We can reuse the computed initial values from before, just that now we are on a product manifold

x2 = ArrayPartition(x1, t2)
F3 = RegressionCost2(data2)
gradF3_vector = [RegressionGradient2a!(data2), RegressionGradient2b!(data2)];

and we run the algorithm

y3 = alternating_gradient_descent(
N,
F3,
x2;
evaluation=InplaceEvaluation(),
debug=[:Iteration, " | ", :Cost, "\n", :Stop, 50],
stepsize=ArmijoLinesearch(
M;
contraction_factor=0.999,
sufficient_decrease=0.066,
stop_when_stepsize_less=1e-11,
retraction_method=ProductRetraction(SasakiRetraction(2), ExponentialRetraction()),
),
inner_iterations=1,
)
Initial  | f(x): 0.089844
# 50     | f(x): 0.091097
# 100    | f(x): 0.091097
The algorithm reached its maximal number of iterations (100).

(ArrayPartition{Float64, Tuple{Vector{Float64}, Vector{Float64}}}(([0.750222090700214, 0.031464227399200885, 0.6604368380243274], [0.6636489079535082, -0.3497538263293046, -0.737208025444054])), [0.7965909273713889, 0.43402264218923514, 0.755822122896529, 0.001059348203453764, -0.6421135044471217, -0.8635572995105818, -0.5546338813212247])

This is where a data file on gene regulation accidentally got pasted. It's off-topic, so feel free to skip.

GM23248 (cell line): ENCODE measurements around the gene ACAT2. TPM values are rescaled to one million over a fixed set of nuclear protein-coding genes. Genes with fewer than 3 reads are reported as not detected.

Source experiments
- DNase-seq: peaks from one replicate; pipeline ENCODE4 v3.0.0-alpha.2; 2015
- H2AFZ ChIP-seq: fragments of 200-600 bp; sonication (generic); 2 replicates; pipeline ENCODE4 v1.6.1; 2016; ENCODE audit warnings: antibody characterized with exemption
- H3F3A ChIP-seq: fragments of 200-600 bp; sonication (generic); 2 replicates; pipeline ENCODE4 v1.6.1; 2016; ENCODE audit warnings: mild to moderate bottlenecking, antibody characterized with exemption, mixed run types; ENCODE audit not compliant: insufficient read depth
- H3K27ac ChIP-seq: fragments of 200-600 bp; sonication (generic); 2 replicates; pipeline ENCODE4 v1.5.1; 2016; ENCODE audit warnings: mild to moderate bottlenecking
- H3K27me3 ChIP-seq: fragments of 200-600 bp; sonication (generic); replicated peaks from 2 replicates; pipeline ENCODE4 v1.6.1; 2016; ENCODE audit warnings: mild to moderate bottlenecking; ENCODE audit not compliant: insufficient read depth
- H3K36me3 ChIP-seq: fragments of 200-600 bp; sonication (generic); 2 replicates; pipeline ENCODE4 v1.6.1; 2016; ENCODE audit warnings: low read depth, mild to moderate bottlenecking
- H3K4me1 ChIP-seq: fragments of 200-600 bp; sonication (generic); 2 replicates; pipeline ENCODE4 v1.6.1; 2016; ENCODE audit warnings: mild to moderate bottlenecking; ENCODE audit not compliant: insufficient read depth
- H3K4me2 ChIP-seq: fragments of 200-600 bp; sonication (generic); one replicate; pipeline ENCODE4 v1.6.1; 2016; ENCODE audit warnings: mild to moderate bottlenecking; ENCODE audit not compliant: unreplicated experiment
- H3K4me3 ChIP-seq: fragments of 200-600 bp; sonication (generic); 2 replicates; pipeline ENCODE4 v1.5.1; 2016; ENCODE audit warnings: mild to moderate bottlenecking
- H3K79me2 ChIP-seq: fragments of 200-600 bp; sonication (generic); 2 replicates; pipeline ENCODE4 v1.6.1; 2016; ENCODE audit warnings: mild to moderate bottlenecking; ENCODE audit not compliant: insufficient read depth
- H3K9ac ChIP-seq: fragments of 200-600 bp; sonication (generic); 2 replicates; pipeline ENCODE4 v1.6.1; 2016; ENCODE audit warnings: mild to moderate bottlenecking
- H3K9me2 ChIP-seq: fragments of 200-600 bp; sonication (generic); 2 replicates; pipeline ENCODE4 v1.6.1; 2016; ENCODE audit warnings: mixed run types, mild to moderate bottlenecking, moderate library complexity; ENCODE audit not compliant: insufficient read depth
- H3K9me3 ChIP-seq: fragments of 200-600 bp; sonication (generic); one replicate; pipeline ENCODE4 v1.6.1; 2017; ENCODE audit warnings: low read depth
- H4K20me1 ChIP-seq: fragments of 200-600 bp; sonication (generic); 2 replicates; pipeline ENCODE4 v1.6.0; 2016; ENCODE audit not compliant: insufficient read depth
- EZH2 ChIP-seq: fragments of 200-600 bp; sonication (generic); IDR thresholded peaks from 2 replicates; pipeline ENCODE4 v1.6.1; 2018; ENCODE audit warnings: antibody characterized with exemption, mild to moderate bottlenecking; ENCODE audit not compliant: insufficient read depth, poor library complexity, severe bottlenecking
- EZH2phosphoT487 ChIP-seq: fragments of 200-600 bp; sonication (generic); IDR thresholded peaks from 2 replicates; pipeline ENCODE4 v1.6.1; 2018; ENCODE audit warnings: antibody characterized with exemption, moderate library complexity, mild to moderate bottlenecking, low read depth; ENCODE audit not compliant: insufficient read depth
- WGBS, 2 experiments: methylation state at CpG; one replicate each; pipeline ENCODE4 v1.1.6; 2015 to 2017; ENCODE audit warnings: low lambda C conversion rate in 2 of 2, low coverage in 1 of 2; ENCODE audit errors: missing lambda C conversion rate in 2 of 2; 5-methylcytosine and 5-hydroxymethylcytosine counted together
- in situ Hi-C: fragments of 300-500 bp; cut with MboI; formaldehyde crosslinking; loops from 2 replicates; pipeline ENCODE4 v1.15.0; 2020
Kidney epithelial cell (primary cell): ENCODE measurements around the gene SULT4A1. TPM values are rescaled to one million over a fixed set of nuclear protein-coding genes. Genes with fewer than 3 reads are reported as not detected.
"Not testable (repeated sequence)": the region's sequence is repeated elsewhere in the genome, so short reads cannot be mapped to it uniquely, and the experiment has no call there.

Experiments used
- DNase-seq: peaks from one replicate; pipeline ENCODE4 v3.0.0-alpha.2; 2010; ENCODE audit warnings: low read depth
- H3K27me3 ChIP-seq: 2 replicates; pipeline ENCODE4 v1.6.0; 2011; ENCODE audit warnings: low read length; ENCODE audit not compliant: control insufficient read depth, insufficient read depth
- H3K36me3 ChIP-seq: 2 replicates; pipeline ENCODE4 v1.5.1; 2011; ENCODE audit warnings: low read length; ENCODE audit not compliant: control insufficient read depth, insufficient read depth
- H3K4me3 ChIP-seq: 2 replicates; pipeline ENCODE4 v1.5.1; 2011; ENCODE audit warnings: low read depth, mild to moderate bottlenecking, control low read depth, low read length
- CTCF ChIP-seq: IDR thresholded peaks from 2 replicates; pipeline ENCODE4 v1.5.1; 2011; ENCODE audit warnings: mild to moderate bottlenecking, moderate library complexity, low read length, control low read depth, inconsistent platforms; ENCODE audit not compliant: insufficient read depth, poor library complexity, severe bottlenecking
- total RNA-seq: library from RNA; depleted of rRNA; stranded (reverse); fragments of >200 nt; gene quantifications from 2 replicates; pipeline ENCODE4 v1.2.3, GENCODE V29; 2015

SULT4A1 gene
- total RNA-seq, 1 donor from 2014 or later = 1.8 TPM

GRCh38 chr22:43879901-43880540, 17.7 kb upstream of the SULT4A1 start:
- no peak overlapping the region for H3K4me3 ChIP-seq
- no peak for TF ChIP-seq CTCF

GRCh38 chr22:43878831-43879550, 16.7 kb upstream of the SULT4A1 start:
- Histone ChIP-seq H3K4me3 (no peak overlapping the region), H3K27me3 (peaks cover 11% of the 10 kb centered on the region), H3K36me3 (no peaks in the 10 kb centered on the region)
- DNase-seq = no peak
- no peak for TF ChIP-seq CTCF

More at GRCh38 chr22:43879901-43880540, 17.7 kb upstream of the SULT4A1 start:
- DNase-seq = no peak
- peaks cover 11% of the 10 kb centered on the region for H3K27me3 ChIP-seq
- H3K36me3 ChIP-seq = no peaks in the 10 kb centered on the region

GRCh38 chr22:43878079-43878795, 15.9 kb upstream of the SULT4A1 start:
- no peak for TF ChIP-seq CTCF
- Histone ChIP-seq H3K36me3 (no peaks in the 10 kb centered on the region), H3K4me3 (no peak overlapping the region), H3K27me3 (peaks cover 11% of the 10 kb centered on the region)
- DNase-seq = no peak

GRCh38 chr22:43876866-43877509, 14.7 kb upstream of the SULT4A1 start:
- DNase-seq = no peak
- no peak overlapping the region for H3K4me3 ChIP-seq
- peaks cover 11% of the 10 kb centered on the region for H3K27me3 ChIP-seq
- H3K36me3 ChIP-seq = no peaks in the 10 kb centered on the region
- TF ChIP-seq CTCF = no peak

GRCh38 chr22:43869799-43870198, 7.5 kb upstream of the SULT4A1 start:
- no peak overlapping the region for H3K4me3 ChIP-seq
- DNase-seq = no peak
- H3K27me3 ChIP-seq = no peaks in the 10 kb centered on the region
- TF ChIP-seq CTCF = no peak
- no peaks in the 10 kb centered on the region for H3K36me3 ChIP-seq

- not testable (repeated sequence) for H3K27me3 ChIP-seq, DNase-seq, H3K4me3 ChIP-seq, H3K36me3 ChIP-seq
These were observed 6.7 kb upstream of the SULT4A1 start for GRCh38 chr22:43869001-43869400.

which we render can collect into an image creating the geodesics again

geo3 = geodesic(S, y3[N, 1][M, :point], y3[N, 1][M, :vector], dense_t)
init_geo3 = geodesic(S, x1[M, :point], x1[M, :vector], dense_t)
geo_pts3 = geodesic(S, y3[N, 1][M, :point], y3[N, 1][M, :vector], y3[N, 2])
t3 = y3[N, 2]
geo_conns = shortest_geodesic.(Ref(S), data2, geo_pts3, Ref(0.5 .+ 4*dense_t));

which yields

Note that the geodesics from the data to the regression geodesic meet at a nearly orthogonal angle.

Acknowledgement. Parts of this tutorial are based on the bachelor thesis of Jeremias Arf.

## Literature

[BG18]
R. Bergmann and P.-Y. Gousenbourger. A variational model for data fitting on manifolds by minimizing the acceleration of a Bézier curve. Frontiers in Applied Mathematics and Statistics 4 (2018), arXiv:1807.10090.
[Fle13]
P. T. Fletcher. Geodesic regression and the theory of least squares on Riemannian manifolds. International Journal of Computer Vision 105, 171–185 (2013).